My family and I live in St. Augustine, FL, the "Nation's Oldest City," and for years we had been buying a particular Datil Pepper hot sauce called Snake Bite. It was our absolute favorite hot sauce. We were saddened one day to hear that the couple who made the sauce was about to retire. We couldn't just let our favorite spicy condiment disappear from the Earth like that! So, we contacted the previous owners and made them an offer they couldn't refuse. They taught us everything about making the sauce to make sure the quality was always top-notch.
Our Snake Bite Datil Pepper Hot Sauce is our #1 selling product to this date. We sell all over St. Augustine and also all over the country through our website. We have had customers from just about every single state order from us. We also make a Sweet Heat BBQ Sauce, Fountain of Youth Datil Marinade, and Datil Zest spice blend, all of which have the distinctive taste of the rare Datil Peppers from St. Augustine.
The most interesting thing about the Datil Pepper in particular is how rare and mysterious it is. I have done quite the research on this particular pepper, and there is no conclusive evidence as to where it actually originated. It thrives in St. Augustine, but it doesn't grow anywhere else. It is a very finicky plant, but the when grown in the right environment, the taste profile is the most unique of all the pepper varieties. It has a slightly fruity onset with a latent heat that pairs so well with a multitude of dishes (including chocolate!).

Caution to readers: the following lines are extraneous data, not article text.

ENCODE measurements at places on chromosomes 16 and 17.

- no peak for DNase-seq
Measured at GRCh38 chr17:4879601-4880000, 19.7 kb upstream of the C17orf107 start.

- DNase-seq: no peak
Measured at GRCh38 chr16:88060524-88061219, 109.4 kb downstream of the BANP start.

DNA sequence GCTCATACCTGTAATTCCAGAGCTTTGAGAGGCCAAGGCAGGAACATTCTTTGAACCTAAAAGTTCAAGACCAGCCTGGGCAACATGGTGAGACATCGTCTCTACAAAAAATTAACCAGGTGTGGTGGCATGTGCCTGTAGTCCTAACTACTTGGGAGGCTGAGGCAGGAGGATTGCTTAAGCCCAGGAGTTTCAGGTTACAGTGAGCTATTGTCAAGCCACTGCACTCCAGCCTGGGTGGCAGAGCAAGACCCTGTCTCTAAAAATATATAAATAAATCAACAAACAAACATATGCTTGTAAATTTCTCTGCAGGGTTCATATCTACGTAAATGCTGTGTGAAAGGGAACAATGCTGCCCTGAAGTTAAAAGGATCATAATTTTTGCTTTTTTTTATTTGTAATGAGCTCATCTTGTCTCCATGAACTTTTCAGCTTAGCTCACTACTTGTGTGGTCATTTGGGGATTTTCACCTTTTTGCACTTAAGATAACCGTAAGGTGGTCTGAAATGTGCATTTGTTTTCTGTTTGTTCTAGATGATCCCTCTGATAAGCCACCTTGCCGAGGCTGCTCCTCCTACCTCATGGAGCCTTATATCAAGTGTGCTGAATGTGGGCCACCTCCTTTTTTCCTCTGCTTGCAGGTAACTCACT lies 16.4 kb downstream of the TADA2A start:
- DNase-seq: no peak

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Cottage Lane Kitchen was founded by me in 2010, and it isn't only my business name, but also refers to a secret lane in Chapel Hill, NC where our family homestead was built in the 1950s. Four generations of my family have cooked and preserved spicy peppers out of love and tradition in that kitchen.
The last homemade batch of my family's spicy pepper relish was made by my Grandfather in the early 1990s. He grew chilies around the outside of the house and harvested and pickled them during my summer visits. I remember him watering the empty tin cans he buried beside each pepper plant.
Normally the Craft Hot Sauce Podcast interviews hot sauce makers all over the world. This episode is more of a riff from Brian the host about some of the things his hot sauce company Craic Sauce got up this summer.